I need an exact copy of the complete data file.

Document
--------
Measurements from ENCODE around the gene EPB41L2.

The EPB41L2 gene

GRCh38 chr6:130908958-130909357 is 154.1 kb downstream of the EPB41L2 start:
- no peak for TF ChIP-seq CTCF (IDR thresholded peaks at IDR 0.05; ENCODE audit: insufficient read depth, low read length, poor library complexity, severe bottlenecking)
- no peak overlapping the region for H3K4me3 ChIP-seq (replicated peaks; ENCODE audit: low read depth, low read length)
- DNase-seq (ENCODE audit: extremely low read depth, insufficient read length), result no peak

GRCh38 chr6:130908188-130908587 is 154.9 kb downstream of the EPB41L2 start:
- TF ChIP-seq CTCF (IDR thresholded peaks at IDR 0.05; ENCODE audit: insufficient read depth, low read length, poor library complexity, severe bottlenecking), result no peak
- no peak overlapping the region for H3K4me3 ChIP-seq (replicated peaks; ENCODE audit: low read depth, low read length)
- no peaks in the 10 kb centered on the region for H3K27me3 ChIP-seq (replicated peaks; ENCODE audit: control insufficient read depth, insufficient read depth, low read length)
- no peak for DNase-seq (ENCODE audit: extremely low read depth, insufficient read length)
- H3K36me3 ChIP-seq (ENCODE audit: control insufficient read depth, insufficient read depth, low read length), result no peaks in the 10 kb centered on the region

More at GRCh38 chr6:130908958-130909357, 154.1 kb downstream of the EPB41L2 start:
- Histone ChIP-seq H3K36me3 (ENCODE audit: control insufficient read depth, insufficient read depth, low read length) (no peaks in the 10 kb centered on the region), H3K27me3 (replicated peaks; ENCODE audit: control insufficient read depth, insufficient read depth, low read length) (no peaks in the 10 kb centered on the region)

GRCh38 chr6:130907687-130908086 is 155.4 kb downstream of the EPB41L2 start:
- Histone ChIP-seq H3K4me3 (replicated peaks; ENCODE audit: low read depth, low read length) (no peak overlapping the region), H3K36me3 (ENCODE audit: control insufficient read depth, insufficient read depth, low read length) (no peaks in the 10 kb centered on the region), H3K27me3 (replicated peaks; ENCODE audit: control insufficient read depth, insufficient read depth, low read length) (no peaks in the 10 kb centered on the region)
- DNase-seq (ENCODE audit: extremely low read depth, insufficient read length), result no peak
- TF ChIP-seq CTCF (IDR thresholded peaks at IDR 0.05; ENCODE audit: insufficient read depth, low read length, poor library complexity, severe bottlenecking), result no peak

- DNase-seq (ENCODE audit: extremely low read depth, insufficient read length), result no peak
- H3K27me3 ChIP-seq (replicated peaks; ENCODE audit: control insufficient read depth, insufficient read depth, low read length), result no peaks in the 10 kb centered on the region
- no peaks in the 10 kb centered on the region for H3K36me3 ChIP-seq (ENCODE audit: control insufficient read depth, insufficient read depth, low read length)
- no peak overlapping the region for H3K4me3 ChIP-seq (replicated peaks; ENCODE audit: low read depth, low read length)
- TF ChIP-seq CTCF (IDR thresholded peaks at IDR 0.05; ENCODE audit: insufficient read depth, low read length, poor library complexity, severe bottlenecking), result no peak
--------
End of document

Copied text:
Measurements from ENCODE around the gene EPB41L2.

The EPB41L2 gene

GRCh38 chr6:130908958-130909357 is 154.1 kb downstream of the EPB41L2 start:
- no peak for TF ChIP-seq CTCF (IDR thresholded peaks at IDR 0.05; ENCODE audit: insufficient read depth, low read length, poor library complexity, severe bottlenecking)
- no peak overlapping the region for H3K4me3 ChIP-seq (replicated peaks; ENCODE audit: low read depth, low read length)
- DNase-seq (ENCODE audit: extremely low read depth, insufficient read length), result no peak

GRCh38 chr6:130908188-130908587 is 154.9 kb downstream of the EPB41L2 start:
- TF ChIP-seq CTCF (IDR thresholded peaks at IDR 0.05; ENCODE audit: insufficient read depth, low read length, poor library complexity, severe bottlenecking), result no peak
- no peak overlapping the region for H3K4me3 ChIP-seq (replicated peaks; ENCODE audit: low read depth, low read length)
- no peaks in the 10 kb centered on the region for H3K27me3 ChIP-seq (replicated peaks; ENCODE audit: control insufficient read depth, insufficient read depth, low read length)
- no peak for DNase-seq (ENCODE audit: extremely low read depth, insufficient read length)
- H3K36me3 ChIP-seq (ENCODE audit: control insufficient read depth, insufficient read depth, low read length), result no peaks in the 10 kb centered on the region

More at GRCh38 chr6:130908958-130909357, 154.1 kb downstream of the EPB41L2 start:
- Histone ChIP-seq H3K36me3 (ENCODE audit: control insufficient read depth, insufficient read depth, low read length) (no peaks in the 10 kb centered on the region), H3K27me3 (replicated peaks; ENCODE audit: control insufficient read depth, insufficient read depth, low read length) (no peaks in the 10 kb centered on the region)

GRCh38 chr6:130907687-130908086 is 155.4 kb downstream of the EPB41L2 start:
- Histone ChIP-seq H3K4me3 (replicated peaks; ENCODE audit: low read depth, low read length) (no peak overlapping the region), H3K36me3 (ENCODE audit: control insufficient read depth, insufficient read depth, low read length) (no peaks in the 10 kb centered on the region), H3K27me3 (replicated peaks; ENCODE audit: control insufficient read depth, insufficient read depth, low read length) (no peaks in the 10 kb centered on the region)
- DNase-seq (ENCODE audit: extremely low read depth, insufficient read length), result no peak
- TF ChIP-seq CTCF (IDR thresholded peaks at IDR 0.05; ENCODE audit: insufficient read depth, low read length, poor library complexity, severe bottlenecking), result no peak

- DNase-seq (ENCODE audit: extremely low read depth, insufficient read length), result no peak
- H3K27me3 ChIP-seq (replicated peaks; ENCODE audit: control insufficient read depth, insufficient read depth, low read length), result no peaks in the 10 kb centered on the region
- no peaks in the 10 kb centered on the region for H3K36me3 ChIP-seq (ENCODE audit: control insufficient read depth, insufficient read depth, low read length)
- no peak overlapping the region for H3K4me3 ChIP-seq (replicated peaks; ENCODE audit: low read depth, low read length)
- TF ChIP-seq CTCF (IDR thresholded peaks at IDR 0.05; ENCODE audit: insufficient read depth, low read length, poor library complexity, severe bottlenecking), result no peak